I went there weekly for about the last 20 years, got to know the Schumacher’s who owned it. John Schumacher knew his stuff and was a sticker for quality. The hot fudge is uniquely good, not “pasty” like most hot fudge you find elsewhere. Their chocolate sauce and marshmallow sauce were especially good too.

  • DavidC says:

    I have great memories of CC’s. I think what set them apart was the quality. The ice cream was all cream and no fillers as was the hot fudge. Didn’t have that chalky after taste most of the other ice cream store’s fudge. Wish they still made the bottles they sold to take home.

  • Marilyn says:

    My 91 year old mom was just talking about this and how yummy it was. I just read this to her and she said the reason it was so good was it was a treat. 31 flavors didn’t exist. Back then she says it was a chore to keep ice cream frozen.. so it was a special treat to go out and have one when she was a young girl with her dad.

  • Bob of the Village of Los Ranchos (NM) says:

    Yo Elaine et al…Here’s an interesting, ‘Winter 2016’ article in Ala Cart(sic) published by Lawry’s Restaurant http://tinyurl.com/y9qlafjj about their gaining the “rights” to proudly preserve and serve the Hot Fudge Sauce and ice cream formerly of CC Brown’s, albeit not in those tall, dark booths. Ergo, off to your nearest Lawry’s!!! Whoa! Only Beverly Hills, Chicago, Dallas, Las Vegas! 6 in/ around Japan.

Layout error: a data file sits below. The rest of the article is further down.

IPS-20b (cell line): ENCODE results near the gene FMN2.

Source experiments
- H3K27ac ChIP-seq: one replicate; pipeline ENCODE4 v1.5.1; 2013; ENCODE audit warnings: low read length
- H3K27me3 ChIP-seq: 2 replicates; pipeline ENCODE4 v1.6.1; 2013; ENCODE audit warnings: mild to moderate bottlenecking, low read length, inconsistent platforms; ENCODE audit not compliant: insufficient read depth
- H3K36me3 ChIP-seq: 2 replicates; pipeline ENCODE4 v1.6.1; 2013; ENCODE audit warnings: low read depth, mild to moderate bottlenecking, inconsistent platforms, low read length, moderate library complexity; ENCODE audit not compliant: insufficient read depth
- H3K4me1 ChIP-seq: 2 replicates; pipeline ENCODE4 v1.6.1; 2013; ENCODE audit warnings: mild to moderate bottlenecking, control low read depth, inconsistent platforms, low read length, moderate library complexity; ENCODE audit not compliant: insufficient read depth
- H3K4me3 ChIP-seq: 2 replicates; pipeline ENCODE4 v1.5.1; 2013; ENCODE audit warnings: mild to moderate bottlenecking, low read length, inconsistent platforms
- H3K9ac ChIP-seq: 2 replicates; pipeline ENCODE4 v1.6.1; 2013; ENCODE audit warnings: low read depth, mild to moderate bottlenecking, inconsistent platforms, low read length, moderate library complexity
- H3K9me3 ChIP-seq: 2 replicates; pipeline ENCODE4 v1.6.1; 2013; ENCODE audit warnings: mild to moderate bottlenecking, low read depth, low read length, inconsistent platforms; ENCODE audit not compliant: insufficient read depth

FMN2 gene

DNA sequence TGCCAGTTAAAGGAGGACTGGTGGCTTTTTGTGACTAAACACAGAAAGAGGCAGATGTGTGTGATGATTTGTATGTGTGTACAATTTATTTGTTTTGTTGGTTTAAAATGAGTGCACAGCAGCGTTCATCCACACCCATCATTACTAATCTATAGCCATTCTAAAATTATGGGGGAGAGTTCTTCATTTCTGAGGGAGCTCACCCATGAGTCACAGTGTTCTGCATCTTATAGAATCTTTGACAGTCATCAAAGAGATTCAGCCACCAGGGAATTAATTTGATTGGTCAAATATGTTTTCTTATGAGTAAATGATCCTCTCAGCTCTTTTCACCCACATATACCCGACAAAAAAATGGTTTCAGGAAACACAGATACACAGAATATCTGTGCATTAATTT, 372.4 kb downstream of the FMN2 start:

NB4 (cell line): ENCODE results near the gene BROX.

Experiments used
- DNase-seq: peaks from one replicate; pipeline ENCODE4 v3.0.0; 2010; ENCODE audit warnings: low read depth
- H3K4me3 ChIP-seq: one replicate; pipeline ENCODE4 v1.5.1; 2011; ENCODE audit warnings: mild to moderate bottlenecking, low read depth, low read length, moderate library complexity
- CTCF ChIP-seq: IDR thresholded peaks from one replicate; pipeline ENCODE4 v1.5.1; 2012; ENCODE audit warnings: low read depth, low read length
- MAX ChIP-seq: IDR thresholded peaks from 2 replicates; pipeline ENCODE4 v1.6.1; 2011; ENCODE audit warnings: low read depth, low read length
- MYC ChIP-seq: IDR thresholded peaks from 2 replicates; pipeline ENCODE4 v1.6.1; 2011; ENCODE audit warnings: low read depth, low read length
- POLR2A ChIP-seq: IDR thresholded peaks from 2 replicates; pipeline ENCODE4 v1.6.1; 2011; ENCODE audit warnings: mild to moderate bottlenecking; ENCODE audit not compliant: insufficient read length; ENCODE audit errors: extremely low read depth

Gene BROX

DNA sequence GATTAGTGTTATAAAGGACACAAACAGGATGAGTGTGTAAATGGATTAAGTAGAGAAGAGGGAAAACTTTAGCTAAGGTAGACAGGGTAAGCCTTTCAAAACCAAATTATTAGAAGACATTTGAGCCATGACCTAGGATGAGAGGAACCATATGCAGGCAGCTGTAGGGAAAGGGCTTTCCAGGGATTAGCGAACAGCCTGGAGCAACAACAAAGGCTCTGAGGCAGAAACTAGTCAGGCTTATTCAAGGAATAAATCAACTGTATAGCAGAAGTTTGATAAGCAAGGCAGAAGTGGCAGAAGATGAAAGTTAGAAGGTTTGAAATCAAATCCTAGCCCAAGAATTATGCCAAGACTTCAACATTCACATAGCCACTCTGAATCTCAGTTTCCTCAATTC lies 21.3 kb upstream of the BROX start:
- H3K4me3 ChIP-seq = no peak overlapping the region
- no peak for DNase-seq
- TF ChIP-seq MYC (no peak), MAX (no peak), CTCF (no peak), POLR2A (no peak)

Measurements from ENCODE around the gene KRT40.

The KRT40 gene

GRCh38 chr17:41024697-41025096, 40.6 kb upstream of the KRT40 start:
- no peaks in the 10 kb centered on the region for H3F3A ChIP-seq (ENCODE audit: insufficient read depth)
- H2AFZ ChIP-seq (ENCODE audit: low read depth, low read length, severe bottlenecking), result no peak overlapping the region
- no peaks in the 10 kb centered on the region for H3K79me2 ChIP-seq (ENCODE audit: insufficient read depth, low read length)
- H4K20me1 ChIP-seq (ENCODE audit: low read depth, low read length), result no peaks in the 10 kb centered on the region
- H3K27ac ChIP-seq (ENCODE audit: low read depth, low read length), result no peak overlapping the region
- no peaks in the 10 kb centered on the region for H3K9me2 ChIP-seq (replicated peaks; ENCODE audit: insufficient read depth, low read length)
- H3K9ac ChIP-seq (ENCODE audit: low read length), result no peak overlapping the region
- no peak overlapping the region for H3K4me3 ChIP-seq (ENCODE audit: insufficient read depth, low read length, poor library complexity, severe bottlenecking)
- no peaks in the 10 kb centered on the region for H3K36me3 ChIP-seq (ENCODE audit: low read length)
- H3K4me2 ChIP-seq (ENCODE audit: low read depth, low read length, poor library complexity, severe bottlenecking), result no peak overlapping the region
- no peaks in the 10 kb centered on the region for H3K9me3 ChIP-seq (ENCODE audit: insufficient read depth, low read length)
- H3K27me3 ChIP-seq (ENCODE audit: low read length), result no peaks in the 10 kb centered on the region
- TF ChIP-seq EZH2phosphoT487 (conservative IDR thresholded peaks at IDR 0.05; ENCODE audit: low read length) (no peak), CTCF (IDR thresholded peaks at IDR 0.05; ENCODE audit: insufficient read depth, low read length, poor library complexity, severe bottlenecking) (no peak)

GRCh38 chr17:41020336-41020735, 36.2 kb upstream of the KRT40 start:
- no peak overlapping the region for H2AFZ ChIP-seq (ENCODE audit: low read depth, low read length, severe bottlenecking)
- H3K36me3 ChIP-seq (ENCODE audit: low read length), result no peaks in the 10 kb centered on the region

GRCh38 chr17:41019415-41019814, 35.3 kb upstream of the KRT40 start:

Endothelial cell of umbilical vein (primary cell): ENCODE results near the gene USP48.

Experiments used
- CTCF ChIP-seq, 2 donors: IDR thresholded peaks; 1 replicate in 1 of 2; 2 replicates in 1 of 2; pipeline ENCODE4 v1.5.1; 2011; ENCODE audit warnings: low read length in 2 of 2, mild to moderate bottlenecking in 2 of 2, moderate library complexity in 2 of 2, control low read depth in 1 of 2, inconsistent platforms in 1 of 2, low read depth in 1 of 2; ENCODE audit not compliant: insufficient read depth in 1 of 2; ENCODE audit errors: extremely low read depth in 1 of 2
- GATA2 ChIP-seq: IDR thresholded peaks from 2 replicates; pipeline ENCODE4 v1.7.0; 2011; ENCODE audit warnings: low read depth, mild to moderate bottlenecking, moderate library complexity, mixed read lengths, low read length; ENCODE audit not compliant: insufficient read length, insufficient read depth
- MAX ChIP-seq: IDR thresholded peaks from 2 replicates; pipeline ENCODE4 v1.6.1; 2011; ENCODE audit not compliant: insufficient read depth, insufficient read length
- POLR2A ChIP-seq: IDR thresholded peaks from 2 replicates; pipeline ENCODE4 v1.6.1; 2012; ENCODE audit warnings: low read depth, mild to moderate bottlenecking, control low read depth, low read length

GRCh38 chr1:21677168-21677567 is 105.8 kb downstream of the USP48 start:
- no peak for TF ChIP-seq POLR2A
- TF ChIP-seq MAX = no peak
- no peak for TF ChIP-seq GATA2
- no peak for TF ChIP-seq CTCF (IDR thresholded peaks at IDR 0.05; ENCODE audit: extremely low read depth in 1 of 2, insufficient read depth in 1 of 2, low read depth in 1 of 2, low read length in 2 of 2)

(My “first time” was ’61 after West Side Story at Grauman’s.)

  • Elaine Sekerman says:

    LOVED C.C. Brown’s back in the day. They had THE best hot fudge sundaes of any restsurant or ice cream parlor, bar none. I remember the server bringing the hot fudge in a little container on the side so you could pour it over the very high fat vanilla ice cream. And the roasted almonds were the best. The media made a big deal about it when they closed down in June of 1996, and on closing week people were jamming the joint. I went in with a couple of my friends the last day they were open. Had my picture taken under the sign out front and bought a souvenir license plate frame, which is still in my storage space, somewhere. The owners sold the rights to use their hot fudge at Lawry’s Prime Rib on La Cienega, and I remember having a sundae at Lawry’s with the C.C. Brown’s hot fudge a few times. Don’t know if they still do, but it’s worth going for.

  • John Engstrom says:

    Once upon a time (1978) I lived in Hollywood, and occasionally spent my Saturday evenings cooking dinner for myself, then go for a walk, people watching down Hollywood Blvd. (and there were some interesting people on Hollywood Blvd. on a Saturday night), have a sundae at C.C. Brown’s, then walk back to “Two Dollar Bills”, a restaurant/pub/jazz club located at the corner of Tamarind and Franklin for a carafe or bottle of red wine, before walking a block back to my apartment.

  • Joshua says:

    I’m pretty sure that Lawrey’s bought their recipe and name when they closed down. That’s why they sell the sundaes at Lawrey’s, Five Crowns, and the Tam O’shanter

  • Ted Sanchez says:

    I had the pleasure of delivering Ghiradelli chocolate there what a beautiful piece of Hollywood history!

  • Steve Perea says:

    I worked there in the 70s after high school as the manager/cook. I really loved making all the fresh food and fudge. I miss all the people I worked with there, I worked at the new store in the mall in Woodland Hills then transferred to Hollywood.
    I used to babysit for the Schumachers too and worked along side all the kids and their twin white Caddys.
    John was always great to me and always had lots of good stories, he was Pennsylvania Dutch so some take it as mean but he really wasn’t just hard nosed.